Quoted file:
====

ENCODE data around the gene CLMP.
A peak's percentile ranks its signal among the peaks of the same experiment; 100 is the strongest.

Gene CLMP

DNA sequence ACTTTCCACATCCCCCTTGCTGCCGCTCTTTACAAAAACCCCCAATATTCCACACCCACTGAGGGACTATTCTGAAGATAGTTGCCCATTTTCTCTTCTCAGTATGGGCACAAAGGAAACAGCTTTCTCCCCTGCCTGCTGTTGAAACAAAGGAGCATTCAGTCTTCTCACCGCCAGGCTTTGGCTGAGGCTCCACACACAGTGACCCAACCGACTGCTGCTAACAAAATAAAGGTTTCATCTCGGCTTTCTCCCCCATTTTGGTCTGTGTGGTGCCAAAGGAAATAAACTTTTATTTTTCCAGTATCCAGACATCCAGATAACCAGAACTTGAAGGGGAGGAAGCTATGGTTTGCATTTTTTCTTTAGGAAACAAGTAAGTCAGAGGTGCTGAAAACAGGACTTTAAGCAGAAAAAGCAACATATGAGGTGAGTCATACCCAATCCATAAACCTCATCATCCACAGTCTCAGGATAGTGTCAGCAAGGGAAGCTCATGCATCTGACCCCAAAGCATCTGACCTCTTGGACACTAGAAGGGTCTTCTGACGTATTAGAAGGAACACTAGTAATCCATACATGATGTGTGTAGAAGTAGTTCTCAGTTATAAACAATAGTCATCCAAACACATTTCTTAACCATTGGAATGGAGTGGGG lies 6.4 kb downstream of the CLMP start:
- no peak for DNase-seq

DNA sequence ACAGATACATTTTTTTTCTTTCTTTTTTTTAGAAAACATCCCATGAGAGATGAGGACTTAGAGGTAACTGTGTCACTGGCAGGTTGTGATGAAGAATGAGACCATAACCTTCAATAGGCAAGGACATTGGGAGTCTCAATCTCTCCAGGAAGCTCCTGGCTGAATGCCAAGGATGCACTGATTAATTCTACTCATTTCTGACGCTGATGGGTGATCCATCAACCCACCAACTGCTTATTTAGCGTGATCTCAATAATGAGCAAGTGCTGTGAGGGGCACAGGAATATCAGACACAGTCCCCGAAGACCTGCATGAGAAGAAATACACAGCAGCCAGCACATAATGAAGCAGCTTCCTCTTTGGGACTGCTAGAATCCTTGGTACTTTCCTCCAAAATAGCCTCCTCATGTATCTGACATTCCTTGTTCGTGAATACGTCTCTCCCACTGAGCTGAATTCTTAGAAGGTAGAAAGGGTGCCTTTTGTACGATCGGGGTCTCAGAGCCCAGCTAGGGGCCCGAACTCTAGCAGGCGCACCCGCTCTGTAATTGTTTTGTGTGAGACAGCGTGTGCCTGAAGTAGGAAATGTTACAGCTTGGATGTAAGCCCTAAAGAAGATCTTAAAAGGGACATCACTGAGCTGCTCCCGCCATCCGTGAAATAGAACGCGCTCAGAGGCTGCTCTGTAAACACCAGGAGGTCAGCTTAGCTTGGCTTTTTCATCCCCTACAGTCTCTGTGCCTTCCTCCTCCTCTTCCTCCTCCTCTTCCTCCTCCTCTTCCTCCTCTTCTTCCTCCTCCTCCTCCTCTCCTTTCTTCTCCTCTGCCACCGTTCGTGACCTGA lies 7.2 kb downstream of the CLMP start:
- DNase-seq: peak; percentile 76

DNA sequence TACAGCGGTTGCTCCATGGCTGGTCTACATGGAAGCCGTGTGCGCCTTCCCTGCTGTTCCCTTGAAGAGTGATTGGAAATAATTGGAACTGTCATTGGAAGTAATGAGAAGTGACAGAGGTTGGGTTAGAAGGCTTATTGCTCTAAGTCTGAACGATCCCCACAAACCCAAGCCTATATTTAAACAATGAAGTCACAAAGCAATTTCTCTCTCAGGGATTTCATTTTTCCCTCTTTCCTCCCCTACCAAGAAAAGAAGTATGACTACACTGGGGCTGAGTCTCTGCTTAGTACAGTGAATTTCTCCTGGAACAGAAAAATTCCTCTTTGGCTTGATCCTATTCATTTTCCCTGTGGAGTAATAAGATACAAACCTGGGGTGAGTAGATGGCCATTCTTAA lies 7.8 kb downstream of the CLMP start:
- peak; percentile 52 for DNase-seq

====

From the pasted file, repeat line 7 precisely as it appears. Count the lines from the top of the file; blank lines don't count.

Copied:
- DNase-seq: peak; percentile 76